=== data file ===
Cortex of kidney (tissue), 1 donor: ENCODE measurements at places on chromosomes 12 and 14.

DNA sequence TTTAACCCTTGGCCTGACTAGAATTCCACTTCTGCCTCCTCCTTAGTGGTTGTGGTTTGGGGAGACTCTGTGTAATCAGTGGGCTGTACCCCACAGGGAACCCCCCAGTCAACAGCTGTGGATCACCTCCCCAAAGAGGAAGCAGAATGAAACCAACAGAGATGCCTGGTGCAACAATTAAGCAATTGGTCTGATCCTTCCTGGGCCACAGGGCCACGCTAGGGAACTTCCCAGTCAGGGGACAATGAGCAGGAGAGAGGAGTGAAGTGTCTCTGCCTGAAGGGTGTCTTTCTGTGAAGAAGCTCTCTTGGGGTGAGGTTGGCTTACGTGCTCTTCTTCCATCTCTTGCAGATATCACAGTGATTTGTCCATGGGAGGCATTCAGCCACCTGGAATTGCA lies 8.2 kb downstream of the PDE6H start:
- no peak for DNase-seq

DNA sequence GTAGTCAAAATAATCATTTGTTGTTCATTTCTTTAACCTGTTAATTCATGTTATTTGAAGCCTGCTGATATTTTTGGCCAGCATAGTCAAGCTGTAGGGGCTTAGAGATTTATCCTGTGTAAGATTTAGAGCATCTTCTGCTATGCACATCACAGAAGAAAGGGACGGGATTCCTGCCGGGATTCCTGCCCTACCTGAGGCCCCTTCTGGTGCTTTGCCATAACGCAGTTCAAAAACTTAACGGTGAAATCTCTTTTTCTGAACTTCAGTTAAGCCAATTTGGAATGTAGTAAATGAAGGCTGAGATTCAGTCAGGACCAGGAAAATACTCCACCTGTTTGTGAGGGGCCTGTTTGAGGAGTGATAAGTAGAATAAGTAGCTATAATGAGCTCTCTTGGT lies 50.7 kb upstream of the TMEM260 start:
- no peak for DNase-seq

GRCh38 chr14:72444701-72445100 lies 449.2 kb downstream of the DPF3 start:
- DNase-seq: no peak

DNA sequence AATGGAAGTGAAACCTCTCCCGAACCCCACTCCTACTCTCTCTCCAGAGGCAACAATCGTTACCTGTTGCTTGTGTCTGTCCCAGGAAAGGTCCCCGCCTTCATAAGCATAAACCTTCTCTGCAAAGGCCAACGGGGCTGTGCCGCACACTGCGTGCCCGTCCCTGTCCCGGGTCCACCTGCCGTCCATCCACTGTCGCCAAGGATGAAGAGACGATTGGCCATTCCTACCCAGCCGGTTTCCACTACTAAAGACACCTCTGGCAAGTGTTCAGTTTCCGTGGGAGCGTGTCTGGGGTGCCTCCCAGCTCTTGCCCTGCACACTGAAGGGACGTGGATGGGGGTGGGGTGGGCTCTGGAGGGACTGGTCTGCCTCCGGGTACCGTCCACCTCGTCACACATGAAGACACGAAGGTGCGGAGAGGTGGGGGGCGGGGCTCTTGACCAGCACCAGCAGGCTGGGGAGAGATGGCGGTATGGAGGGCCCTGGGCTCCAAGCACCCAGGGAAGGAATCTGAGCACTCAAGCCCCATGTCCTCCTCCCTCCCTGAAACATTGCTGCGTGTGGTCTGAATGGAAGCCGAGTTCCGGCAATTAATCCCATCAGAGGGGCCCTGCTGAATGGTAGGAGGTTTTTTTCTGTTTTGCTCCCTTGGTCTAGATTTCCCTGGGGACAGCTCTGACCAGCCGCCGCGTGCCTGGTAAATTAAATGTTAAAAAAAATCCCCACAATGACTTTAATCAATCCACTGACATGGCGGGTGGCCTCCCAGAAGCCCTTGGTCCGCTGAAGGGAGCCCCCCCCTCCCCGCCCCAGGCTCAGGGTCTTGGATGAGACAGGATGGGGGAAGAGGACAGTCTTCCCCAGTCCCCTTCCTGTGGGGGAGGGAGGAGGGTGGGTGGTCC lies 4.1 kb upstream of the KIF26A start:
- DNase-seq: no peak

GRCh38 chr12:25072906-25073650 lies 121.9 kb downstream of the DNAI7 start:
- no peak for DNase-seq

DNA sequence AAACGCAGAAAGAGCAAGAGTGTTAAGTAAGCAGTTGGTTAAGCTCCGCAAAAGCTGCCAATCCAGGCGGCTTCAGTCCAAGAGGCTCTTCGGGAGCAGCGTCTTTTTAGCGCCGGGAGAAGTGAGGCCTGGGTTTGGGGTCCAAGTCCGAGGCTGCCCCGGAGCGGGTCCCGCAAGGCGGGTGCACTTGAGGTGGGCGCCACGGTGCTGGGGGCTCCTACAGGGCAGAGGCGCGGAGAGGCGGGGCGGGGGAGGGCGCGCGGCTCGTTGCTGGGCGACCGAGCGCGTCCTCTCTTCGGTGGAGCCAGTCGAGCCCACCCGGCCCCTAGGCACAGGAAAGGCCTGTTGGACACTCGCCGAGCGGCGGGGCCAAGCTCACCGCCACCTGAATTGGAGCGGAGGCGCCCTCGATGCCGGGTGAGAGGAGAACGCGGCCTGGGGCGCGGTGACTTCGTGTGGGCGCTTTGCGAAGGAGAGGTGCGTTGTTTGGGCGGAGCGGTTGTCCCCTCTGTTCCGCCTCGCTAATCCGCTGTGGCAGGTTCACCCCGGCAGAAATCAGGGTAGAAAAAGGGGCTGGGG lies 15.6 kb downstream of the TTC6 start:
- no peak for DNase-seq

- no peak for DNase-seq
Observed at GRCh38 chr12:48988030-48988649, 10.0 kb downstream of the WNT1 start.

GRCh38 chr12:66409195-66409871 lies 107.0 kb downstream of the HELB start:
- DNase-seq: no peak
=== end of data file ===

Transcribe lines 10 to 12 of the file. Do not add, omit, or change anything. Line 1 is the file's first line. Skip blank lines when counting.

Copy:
GRCh38 chr12:25072906-25073650 lies 121.9 kb downstream of the DNAI7 start:
- no peak for DNase-seq

DNA sequence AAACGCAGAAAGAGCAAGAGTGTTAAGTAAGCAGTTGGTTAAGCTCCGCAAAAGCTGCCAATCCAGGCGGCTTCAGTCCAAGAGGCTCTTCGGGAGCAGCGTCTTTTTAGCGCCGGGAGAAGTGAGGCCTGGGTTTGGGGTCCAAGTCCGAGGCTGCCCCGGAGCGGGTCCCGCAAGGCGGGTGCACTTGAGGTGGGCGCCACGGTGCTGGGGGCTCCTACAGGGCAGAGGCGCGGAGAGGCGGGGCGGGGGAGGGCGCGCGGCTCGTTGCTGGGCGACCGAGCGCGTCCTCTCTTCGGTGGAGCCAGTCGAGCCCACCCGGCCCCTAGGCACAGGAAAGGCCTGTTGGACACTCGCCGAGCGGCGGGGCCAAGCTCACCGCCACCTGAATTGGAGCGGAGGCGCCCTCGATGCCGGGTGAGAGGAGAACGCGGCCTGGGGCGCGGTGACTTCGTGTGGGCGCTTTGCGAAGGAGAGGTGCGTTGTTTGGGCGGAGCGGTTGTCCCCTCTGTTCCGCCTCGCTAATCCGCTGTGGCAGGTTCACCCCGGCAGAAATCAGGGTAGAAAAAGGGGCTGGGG lies 15.6 kb downstream of the TTC6 start: